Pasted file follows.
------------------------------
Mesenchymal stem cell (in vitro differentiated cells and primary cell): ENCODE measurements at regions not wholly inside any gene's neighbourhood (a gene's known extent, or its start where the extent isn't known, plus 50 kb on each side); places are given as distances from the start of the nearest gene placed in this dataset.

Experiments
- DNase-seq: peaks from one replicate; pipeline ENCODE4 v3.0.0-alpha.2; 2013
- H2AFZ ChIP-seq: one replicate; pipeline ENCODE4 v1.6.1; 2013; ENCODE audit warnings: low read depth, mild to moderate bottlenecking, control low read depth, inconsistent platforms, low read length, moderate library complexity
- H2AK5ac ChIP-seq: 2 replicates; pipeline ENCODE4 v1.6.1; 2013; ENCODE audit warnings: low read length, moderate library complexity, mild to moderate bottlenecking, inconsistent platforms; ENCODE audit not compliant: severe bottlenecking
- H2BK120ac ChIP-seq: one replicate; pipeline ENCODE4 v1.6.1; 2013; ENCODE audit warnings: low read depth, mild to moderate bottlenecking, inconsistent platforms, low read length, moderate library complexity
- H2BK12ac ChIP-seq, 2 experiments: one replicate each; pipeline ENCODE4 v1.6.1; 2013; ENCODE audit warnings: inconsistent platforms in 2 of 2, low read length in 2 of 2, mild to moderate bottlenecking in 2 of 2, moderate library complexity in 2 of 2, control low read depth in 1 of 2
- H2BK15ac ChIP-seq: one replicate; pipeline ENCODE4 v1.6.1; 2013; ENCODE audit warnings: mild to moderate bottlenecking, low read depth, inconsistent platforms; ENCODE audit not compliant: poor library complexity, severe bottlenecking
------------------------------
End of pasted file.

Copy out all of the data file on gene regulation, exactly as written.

Mesenchymal stem cell (in vitro differentiated cells and primary cell): ENCODE measurements at regions not wholly inside any gene's neighbourhood (a gene's known extent, or its start where the extent isn't known, plus 50 kb on each side); places are given as distances from the start of the nearest gene placed in this dataset.

Experiments
- DNase-seq: peaks from one replicate; pipeline ENCODE4 v3.0.0-alpha.2; 2013
- H2AFZ ChIP-seq: one replicate; pipeline ENCODE4 v1.6.1; 2013; ENCODE audit warnings: low read depth, mild to moderate bottlenecking, control low read depth, inconsistent platforms, low read length, moderate library complexity
- H2AK5ac ChIP-seq: 2 replicates; pipeline ENCODE4 v1.6.1; 2013; ENCODE audit warnings: low read length, moderate library complexity, mild to moderate bottlenecking, inconsistent platforms; ENCODE audit not compliant: severe bottlenecking
- H2BK120ac ChIP-seq: one replicate; pipeline ENCODE4 v1.6.1; 2013; ENCODE audit warnings: low read depth, mild to moderate bottlenecking, inconsistent platforms, low read length, moderate library complexity
- H2BK12ac ChIP-seq, 2 experiments: one replicate each; pipeline ENCODE4 v1.6.1; 2013; ENCODE audit warnings: inconsistent platforms in 2 of 2, low read length in 2 of 2, mild to moderate bottlenecking in 2 of 2, moderate library complexity in 2 of 2, control low read depth in 1 of 2
- H2BK15ac ChIP-seq: one replicate; pipeline ENCODE4 v1.6.1; 2013; ENCODE audit warnings: mild to moderate bottlenecking, low read depth, inconsistent platforms; ENCODE audit not compliant: poor library complexity, severe bottlenecking